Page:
Enter the most decorous duo this side of heaven
Like it says in that country hit Married but Not to Each Other, Jim Ed Brown and Helen Cornelius have become Nashville’s new sleeper duo but not offstage with each other. Their maiden 45 together, I Don’t Want to Have to Marry You, clambered to No. 1 on the C&W charts as did their follow-up single, Saying Hello, Saying I Love You, Saying Goodbye. What it could all portend is hello-goodbye to those reigning Nashville twosomes like Conway & Loretta, the on-again-off-again George & Tammy and the only surviving true-blue conjugal duo, Johnny & June (Cash). Jim Ed & Helen were nominated for the Country Music Association’s top duo award last year—their first together—and may well win 1977’s come October.
“Country fans really get involved with the duets,” Helen has discovered. “They like the harmonies, and they also like to imagine you’re married—or foolin’ around.” Though their placebo passions are pretty convincing on tour, Helen cautions, “We sing that way because we’re trying to sell a love song. People tell us, ‘Y’all are such a nice couple. Why don’t ya divorce the others and go off by yourselves?’ We got our own little soap opera.”
The only trouble with the drama is that Brown and Cornelius are about the most monogamous, church-goin’ folks in Music or any other City. The few radio stations that banned their breakthrough collaboration, I Don’t Want to Have to Marry You, undoubtedly just heard the title and assumed it was pro-abortion or such. The lyrics themselves, in fact, preach against premarital sex. Jim Ed, 43, has stuck by his dancer-painter wife, Becky, through 16 years and two kids. Helen, 35, and her truck driver (now entering showbiz management) husband, Lewis Cornelius, have lasted 17 years and three children.
Their professional matchup was made by Brown’s RCA producer, and they went along blind. “I’d never seen him before,” says the diminutive (5′) songstress. “For all I knew, he could have been a 300-pounder.” Their first recording session was so harmonious that she immediately teamed up as well with his touring band, the Gems, and his (and comedian Jerry Clower’s) syndicated weekly TV show, Nashville on the Road. Not that she didn’t have a few trepidations. “My mother taught me some very prudish ideas about life,” Helen notes. “And when I saw different things going on and high-ups in the industry who assume women ‘work their way up,’ it was quite a shock to my ideas of what should be. But with Jim around, I’m never faced with rough, off-color talk. I’m treated like a lady.”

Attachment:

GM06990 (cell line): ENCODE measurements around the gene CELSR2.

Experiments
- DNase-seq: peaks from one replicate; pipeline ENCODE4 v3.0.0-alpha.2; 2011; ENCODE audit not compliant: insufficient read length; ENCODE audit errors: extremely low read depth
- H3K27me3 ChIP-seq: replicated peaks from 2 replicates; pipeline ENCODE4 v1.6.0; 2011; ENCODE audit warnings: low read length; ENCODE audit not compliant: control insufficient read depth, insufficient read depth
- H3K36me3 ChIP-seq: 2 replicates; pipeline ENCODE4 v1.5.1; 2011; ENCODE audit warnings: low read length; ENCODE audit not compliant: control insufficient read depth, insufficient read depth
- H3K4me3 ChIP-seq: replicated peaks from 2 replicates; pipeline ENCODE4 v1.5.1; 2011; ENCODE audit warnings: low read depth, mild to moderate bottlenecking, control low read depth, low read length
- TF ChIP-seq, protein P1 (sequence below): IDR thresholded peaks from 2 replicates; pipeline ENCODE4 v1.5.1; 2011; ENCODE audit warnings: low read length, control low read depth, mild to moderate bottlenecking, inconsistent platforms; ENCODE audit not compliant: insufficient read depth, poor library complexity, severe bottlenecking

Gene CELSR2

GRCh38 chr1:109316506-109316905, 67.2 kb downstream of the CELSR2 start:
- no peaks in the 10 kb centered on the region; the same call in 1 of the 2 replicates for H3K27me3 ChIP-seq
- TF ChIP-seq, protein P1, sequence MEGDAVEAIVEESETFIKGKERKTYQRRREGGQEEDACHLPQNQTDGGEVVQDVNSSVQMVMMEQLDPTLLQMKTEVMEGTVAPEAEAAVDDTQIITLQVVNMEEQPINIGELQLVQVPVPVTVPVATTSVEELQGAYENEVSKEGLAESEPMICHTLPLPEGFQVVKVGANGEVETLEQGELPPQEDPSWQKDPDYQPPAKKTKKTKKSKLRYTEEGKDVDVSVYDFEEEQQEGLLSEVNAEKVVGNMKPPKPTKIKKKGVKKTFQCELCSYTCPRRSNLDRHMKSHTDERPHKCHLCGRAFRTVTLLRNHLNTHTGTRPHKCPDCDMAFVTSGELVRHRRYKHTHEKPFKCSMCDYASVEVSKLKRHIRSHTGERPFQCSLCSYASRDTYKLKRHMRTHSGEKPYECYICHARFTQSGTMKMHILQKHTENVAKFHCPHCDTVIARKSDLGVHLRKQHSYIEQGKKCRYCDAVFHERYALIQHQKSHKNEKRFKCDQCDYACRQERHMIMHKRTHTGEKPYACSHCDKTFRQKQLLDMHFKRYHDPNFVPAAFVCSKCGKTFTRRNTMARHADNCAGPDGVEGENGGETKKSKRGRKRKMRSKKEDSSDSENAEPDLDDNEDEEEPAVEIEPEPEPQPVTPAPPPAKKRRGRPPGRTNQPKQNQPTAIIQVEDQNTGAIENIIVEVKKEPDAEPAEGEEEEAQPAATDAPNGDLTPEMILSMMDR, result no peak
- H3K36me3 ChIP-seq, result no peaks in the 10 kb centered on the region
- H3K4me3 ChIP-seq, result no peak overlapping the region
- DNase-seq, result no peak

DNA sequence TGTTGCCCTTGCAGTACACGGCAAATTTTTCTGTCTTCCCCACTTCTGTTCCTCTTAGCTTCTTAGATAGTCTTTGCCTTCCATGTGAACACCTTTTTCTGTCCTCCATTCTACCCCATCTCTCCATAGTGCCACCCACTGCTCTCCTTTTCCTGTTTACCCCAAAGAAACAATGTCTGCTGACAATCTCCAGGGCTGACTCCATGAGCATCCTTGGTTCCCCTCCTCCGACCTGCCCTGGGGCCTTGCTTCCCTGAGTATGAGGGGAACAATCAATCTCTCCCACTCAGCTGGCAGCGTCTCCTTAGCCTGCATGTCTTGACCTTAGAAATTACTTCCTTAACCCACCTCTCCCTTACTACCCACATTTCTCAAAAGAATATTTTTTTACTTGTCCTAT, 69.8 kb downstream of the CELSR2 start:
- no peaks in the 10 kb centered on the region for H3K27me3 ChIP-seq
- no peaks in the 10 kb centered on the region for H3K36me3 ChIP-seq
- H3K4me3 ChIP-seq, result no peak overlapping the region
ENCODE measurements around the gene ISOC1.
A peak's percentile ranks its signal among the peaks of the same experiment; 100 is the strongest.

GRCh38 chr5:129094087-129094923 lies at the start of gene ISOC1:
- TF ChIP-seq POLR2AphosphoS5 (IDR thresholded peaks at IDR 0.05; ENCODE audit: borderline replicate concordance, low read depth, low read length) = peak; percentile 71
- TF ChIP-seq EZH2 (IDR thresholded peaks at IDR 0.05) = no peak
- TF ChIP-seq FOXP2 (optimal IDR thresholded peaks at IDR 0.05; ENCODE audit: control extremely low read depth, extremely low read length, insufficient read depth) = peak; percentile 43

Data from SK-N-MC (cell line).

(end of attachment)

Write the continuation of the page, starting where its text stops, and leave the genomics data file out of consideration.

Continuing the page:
If Jim Ed were going to be corrupted by lionization, it would have happened long before—Helen’s current first trip to the top is his third. In 1959 he and his two sisters, as the Browns, cut a wispy, sweetly harmonized million-seller, Three Bells, and then in 1967 he hit No. 1 solo with Pop-a-Top Again. Cornelius in the meantime had been limited to a faceless career writing material for La Costa, Barbara Fairchild and Lynn Anderson, among others. “As a kid,” Helen says, “I always sat up in my room, looking out at the stars, dreaming of bein’ on a stage. It’s all moving at such an astounding rate, I just can’t believe it’s happening to a little farm girl from Hannibal, Mo.”
She and two of her sisters (she had seven siblings) sang on radio, and Helen won on Ted Mack’s Amateur Hour—thrice, in fact—before turning inward to writing instead of performing. In all she has composed 500 songs, some 160 of which have been published. “I used to have time to buy myself things and no money,” she cracks. “Now I have money and no time.” But her family adjusted smoothly to its recent uprooting to Brentwood, the haut bourgeois Nashville suburb where Loretta and Tammy have also resided. Husband Lewis, 42, is now taking courses in music industry accounting at local Belmont College.
Both families have grown quite close since the Corneliuses relocated. Their oldest boys—16 and 14—are tight buddies, and they all get together for supper and lazing around when not touring, which they do 150 nights a year. Brown’s wife, Becky, who, like him, came originally from Arkansas, teaches dance in their home studio and recently choreographed Barbi Benton’s TV Christmas special.
Helen says the recent rush to fame has catalyzed her writing, including a burst of five tunes from a hospital bed after a brief illness recently. (Two of the cuts on their hot new LP, Born Believer, are hers, but not the rising single, If It Ain’t Love by Now.) Helen hopes their choice of material will defuse some of the rumors that she frets won’t go away. They eschew the genre known in Nashville as “cheatin’ ” songs. “I personally don’t care to do them,” Helen declares. Jim Ed interjects, “It’s a fact of life—that’s certain. A lot of people find happiness that way.” And Helen replies, “I don’t agree. People want clean, refreshing thoughts to cling to and there’s enough of the other kind already.”